4 COVID-era education lessons from The Bronx
Even with the prospect of widespread COVID vaccinations on the horizon, the pandemic’s impact on education will persist, most noticeably for underprivileged students in neighborhoods such as The Bronx in New York.
A new report zeroes in on the digital divide and other remote learning inequities in The Bronx to chart a path forward for bringing some students back to the classroom while others remain remote.
At the time of this posting, New York City Schools were set to reopen classrooms for a second time this school year on Dec. 7.
Providing students with devices and Wi-Fi access is only part of the solution, says Lessie Branch, director of The Think Tank at The Thinkubator, the education nonprofit that released the report.
More from DA: 3 alternatives to requiring video in online learning
“Resources are an excellent start,” Branch says. “But resources in the absence of context or a plan for how they can be leveraged to gain maximum efficacy renders resources ineffective.”
The think tank is recommending the following four policies:
1. Establish precautions for COVID-19 virus escalation
Schools should conduct broad testing and temperature checks within buildings and develop staggered arrival times and pick-up times for students.
Administrators should also alter class schedules to reduce congestion and limit the sharing of school supplies and technology.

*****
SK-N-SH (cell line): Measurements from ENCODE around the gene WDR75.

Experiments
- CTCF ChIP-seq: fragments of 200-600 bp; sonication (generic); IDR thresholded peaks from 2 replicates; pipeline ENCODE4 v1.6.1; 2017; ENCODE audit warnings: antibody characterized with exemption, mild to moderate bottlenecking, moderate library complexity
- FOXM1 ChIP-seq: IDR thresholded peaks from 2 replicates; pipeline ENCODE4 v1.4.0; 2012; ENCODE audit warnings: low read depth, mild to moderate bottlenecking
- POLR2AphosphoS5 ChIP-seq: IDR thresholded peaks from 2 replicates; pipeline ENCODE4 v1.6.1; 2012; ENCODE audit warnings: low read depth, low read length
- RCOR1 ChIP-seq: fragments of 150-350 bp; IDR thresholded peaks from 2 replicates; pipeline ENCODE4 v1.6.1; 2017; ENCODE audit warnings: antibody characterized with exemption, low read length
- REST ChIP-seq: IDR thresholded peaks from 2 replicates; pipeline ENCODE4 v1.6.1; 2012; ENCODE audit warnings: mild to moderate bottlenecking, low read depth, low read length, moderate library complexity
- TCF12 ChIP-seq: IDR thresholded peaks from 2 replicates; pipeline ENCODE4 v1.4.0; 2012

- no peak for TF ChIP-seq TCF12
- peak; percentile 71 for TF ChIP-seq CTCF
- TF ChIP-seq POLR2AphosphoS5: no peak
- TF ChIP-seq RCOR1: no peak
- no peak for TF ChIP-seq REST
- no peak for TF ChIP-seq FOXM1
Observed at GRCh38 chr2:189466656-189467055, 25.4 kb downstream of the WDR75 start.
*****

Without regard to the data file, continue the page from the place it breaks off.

In-person time should be prioritized for students in the greatest needs, such as those who don’t have online access and children who are most at risk of falling behind.
2. Operationalize access to at-home technology
Because CARES Act funding did not close the digital divide, communities with significant need will new additional financial support.
Educators in the Bronx must inventory their communities’ tech resources and identify the connectivity needs of individual students.
3. Facilitate individualized services for vulnerable student populations
Administrators and policymakers must focus on risk factors for learning loss, such as learning disabilities, language barriers, housing and immigrant status, and and the impact of family sickness and deaths on students.
Bronx administrators should therefore conduct ongoing student and family needs assessments and expand access to low-technology digital resources.
Schools should also increase the number of mental health counselors and therapists focused on self-care, mindfulness and mental health.
Finally, teachers should provide more digital literacy lessons for students and parents.
4. Develop systems to collect feedback from families and students.
New York City should work to prevent teacher shortages to keep class sizes small. Officials must also recruit more Latinx and Black educators.
Educators in The Bronx should establish two-way communication with all stakeholders, design creative assignments for students and adopt successful online learning practices from other schools in New York City.
“Since I was a kid attending Bronx public schools in the 1980s radical education reform was needed in my community to address the grave inequities, this continues to be the same 30-plus years later,” said Edward Summers, president and CEO of The Thinkubator.
Interested in edtech? Keep up with DA's Future of Education Technology Conference®.